Christ Notes > Bible Commentary > Wesley’s Explanatory Notes > Joel > Joel 1
 The word of the LORD that came to Joel the son of Pethuel.
Came to Joel — Probably in the latter end of Jeroboam the second's reign over Israel and in the days of Uzziah, over Judah.
 Hear this, ye old men, and give ear, all ye inhabitants of the land. Hath this been in your days, or even in the days of your fathers?
Old men — The oldest among you, who can remember things done many years ago.
 That which the palmerworm hath left hath the locust eaten; and that which the locust hath left hath the cankerworm eaten; and that which the cankerworm hath left hath the caterpiller eaten.
Palmer-worm — Four sorts of insects, are here mentioned, which succeeded each other, and devoured all that might be a support to the Jews, whence ensued a grievous famine.
 Awake, ye drunkards, and weep; and howl, all ye drinkers of wine, because of the new wine; for it is cut off from your mouth.
Is cut off — Suddenly cut off even when you are ready to drink it, and totally cut off by these devouring vermin.
 For a nation is come up upon my land, strong, and without number, whose teeth are the teeth of a lion, and he hath the cheek teeth of a great lion.
A nation — An innumerable multitude of locusts and caterpillars, called a nation here, as Solomon calls the conies and the ant, Proverbs 30:25,26, and perhaps a prognostick of a very numerous and mighty nation, that ere long will invade Judah.
Strong — Mighty in power, and undaunted in courage, if you refer it to the Assyrian or Babylonians; if to those vermin, they are, though each weak by itself, yet in those multitudes, strong and irresistible.
A great lion — Such waste as lions make, these the locusts do, and the Assyrians will make.
 Lament like a virgin girded with sackcloth for the husband of her youth.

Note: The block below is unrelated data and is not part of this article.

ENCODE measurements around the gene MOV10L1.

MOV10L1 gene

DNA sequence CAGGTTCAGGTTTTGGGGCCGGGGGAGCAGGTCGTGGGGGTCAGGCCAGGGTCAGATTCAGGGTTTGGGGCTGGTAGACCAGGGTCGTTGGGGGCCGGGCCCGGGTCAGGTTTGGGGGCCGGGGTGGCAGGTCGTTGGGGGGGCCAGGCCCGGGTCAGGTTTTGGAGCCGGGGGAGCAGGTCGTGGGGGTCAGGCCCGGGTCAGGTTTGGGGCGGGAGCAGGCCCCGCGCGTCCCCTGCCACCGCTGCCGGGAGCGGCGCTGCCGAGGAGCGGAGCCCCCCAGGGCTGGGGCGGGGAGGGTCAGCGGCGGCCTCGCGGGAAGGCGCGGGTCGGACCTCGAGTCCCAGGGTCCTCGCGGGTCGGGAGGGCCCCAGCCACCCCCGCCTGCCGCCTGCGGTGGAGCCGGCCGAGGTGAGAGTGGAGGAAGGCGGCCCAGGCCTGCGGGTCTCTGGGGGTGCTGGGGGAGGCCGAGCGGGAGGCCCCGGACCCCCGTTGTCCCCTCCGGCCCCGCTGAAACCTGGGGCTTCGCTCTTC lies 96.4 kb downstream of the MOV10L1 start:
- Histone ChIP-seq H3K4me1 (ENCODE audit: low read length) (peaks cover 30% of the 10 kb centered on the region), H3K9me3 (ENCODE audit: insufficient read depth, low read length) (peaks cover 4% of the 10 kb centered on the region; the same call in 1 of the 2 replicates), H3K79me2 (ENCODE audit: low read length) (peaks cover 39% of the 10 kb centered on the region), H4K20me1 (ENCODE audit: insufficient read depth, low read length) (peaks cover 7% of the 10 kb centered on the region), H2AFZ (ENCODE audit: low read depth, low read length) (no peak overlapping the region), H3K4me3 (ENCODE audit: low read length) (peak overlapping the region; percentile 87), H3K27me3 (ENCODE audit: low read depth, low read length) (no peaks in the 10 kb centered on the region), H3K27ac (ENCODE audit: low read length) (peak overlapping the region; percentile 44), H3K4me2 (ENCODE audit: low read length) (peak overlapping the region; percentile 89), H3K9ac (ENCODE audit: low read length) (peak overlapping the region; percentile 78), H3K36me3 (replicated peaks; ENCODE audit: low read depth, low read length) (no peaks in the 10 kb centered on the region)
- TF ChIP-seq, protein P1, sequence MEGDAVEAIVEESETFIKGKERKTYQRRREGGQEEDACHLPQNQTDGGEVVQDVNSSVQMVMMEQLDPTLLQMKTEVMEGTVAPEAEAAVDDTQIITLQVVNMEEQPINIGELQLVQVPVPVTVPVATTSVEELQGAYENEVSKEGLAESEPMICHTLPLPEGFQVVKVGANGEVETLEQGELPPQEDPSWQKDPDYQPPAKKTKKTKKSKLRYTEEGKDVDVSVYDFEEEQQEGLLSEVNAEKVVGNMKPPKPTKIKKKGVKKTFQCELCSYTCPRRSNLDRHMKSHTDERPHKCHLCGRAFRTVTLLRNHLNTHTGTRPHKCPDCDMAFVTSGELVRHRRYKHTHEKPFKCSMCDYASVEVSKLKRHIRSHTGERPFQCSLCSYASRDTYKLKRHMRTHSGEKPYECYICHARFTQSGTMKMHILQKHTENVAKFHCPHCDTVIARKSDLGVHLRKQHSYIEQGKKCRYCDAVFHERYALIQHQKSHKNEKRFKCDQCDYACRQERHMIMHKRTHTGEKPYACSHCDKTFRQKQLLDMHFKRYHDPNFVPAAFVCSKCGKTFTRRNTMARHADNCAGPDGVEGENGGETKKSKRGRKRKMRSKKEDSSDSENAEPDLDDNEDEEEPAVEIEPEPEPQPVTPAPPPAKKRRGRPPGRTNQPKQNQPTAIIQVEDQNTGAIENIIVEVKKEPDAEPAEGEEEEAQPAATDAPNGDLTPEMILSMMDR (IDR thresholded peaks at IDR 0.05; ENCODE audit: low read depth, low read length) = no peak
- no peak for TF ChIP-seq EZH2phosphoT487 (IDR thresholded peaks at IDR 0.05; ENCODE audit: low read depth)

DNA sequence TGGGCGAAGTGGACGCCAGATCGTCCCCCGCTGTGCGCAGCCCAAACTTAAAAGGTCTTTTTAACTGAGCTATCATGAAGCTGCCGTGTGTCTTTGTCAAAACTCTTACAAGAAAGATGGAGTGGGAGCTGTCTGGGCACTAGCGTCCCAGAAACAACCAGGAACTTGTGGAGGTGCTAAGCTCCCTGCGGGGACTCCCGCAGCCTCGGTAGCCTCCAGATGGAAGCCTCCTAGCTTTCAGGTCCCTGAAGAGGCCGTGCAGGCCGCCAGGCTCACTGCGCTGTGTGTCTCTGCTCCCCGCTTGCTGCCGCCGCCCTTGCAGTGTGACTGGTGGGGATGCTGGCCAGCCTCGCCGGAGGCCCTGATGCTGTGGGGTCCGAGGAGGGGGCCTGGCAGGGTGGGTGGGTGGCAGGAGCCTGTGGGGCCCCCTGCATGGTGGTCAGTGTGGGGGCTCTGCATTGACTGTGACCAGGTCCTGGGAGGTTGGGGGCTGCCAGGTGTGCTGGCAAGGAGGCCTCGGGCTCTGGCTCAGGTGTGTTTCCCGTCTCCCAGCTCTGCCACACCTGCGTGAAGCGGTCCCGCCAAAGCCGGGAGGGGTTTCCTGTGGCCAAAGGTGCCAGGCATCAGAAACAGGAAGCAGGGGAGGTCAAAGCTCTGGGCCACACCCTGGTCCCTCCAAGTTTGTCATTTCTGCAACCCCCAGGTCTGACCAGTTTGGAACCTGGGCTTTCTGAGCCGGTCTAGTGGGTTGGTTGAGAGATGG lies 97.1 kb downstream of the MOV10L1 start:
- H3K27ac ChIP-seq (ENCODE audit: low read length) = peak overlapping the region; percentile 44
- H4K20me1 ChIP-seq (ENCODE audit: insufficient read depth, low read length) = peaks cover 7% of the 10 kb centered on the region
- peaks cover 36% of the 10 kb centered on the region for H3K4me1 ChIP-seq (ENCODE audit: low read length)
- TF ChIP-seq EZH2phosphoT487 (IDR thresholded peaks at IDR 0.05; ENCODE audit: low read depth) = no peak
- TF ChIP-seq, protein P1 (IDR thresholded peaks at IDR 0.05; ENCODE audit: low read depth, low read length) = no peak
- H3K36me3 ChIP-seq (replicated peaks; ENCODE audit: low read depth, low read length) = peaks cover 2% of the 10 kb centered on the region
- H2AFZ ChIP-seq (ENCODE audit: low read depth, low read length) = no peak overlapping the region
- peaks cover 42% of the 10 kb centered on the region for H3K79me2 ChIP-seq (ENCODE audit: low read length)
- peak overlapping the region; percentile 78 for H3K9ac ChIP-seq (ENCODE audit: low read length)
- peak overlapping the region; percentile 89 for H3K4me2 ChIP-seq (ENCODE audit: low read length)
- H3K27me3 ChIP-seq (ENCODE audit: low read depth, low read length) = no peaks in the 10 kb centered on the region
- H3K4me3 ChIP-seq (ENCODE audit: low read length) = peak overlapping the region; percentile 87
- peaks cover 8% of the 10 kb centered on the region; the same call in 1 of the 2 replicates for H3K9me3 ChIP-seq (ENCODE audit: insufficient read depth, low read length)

The husband of her youth — Espoused to her, but snatched away by an untimely death.
 The meat offering and the drink offering is cut off from the house of the LORD; the priests, the LORD's ministers, mourn.
The drink-offering — By the destruction of the vines, all wine (out of which they ought to offer the drink-offering) failed.
 The field is wasted, the land mourneth; for the corn is wasted: the new wine is dried up, the oil languisheth.
The corn — The wheat and barley, is eaten up in its greenness.
Dried up — The drought was so great, that the vines were withered, and all their hopes of new wine cut off.
The oil — The olive-trees.
Languisheth — This is a plain account of the reason why the priests were called to mourn, and why the meal-offering and drink-offering were cut off.
 Be ye ashamed, O ye husbandmen; howl, O ye vinedressers, for the wheat and for the barley; because the harvest of the field is perished.
Be ye ashamed — This is a just cause why you should lament and enquire why God is so displeased with you.
 Sanctify ye a fast, call a solemn assembly, gather the elders and all the inhabitants of the land into the house of the LORD your God, and cry unto the LORD,
Sanctify ye — Ye priests, set apart a day wherein to afflict yourselves, confess your sins, and sue out your pardon.
Into the house — The courts of the temple, where the people were wont to pray.
 Alas for the day! for the day of the LORD is at hand, and as a destruction from the Almighty shall it come.
The day of the Lord — A day of greater trouble than yet they felt, troubles which God will heap upon them.
Shall it come — Unless fasting, prayers and amendment prevent.
 Is not the meat cut off before our eyes, yea, joy and gladness from the house of our God?
Cut off — Devoured by locusts, or withered with drought.
 The seed is rotten under their clods, the garners are laid desolate, the barns are broken down; for the corn is withered.
Laid desolate — Run to ruin because the owners discouraged with the barrenness of the seasons, would not repair them.
 O LORD, to thee will I cry: for the fire hath devoured the pastures of the wilderness, and the flame hath burned all the trees of the field.
The fire — The immoderate heats.
The wilderness — The world, only means places not ploughed, and less inhabited than others.
 The beasts of the field cry also unto thee: for the rivers of waters are dried up, and the fire hath devoured the pastures of the wilderness.
Cry — They utter their complaints, their sad tones, they have a voice to cry, as well as an eye to look to God.